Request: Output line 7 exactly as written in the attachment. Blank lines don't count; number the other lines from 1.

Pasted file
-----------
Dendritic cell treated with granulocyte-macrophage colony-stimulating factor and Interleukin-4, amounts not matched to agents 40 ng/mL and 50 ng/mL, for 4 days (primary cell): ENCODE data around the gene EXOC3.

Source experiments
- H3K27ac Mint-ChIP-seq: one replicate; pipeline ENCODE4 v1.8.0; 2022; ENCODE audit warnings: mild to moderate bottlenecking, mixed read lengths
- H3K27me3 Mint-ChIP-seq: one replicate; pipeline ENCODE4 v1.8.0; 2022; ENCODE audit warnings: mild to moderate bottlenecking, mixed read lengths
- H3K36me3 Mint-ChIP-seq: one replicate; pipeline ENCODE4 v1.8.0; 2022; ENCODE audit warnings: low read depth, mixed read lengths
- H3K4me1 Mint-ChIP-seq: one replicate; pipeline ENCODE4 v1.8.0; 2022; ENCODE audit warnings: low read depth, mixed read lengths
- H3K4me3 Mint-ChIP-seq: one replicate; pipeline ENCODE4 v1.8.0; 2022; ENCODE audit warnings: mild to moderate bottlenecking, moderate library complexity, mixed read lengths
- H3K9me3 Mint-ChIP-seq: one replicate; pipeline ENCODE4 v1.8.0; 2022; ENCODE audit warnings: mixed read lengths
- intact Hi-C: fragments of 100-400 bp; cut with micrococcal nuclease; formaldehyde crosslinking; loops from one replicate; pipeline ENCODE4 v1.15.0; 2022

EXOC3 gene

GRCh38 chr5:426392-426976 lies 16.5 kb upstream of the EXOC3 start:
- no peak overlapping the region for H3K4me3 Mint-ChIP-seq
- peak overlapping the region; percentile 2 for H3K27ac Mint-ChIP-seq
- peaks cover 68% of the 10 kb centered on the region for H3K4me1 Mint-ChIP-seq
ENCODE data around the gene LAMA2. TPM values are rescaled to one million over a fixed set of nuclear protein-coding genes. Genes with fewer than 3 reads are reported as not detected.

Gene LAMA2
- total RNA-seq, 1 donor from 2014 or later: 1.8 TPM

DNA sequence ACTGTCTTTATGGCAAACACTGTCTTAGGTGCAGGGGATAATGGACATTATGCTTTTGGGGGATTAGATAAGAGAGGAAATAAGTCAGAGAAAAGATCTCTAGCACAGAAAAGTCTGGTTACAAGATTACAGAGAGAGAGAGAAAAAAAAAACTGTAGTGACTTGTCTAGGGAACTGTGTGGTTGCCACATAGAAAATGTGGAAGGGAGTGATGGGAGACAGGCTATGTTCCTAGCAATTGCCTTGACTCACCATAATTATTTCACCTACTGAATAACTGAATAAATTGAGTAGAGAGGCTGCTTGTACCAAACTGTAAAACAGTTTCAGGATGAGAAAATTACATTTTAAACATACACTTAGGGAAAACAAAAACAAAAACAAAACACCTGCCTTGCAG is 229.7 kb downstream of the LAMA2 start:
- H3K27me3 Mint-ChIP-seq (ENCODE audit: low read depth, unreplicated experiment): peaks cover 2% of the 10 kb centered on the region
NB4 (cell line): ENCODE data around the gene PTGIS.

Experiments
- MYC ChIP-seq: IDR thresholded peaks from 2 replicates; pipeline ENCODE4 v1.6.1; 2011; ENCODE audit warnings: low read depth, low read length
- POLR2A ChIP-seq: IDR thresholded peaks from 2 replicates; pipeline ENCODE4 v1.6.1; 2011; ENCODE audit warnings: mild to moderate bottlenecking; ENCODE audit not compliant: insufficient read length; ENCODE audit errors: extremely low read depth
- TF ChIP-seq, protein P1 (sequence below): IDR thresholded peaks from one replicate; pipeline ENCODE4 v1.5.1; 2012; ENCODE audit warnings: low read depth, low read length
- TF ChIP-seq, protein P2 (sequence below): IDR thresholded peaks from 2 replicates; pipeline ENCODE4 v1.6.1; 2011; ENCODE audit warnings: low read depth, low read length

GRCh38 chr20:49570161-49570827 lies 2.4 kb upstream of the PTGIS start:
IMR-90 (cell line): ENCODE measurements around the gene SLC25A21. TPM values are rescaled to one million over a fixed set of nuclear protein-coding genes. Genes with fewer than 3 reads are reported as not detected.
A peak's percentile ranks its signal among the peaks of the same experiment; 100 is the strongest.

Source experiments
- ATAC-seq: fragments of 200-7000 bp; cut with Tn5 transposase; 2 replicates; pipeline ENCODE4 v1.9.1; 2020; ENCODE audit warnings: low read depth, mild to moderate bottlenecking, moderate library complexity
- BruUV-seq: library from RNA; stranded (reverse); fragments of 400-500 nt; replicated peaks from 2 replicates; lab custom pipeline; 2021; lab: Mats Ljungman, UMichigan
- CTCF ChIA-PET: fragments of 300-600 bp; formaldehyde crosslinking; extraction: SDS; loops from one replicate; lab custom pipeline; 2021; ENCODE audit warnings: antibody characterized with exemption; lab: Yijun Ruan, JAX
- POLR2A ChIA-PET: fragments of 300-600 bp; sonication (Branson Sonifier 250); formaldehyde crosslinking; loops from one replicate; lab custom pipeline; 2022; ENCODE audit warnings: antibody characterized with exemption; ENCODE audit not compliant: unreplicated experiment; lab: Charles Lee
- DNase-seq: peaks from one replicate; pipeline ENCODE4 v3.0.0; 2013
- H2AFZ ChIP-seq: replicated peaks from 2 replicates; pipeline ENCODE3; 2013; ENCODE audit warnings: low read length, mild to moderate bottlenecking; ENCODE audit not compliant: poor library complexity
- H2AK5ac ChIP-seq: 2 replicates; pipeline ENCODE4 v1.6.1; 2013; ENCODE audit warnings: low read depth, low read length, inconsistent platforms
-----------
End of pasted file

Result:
- H3K4me3 Mint-ChIP-seq: one replicate; pipeline ENCODE4 v1.8.0; 2022; ENCODE audit warnings: mild to moderate bottlenecking, moderate library complexity, mixed read lengths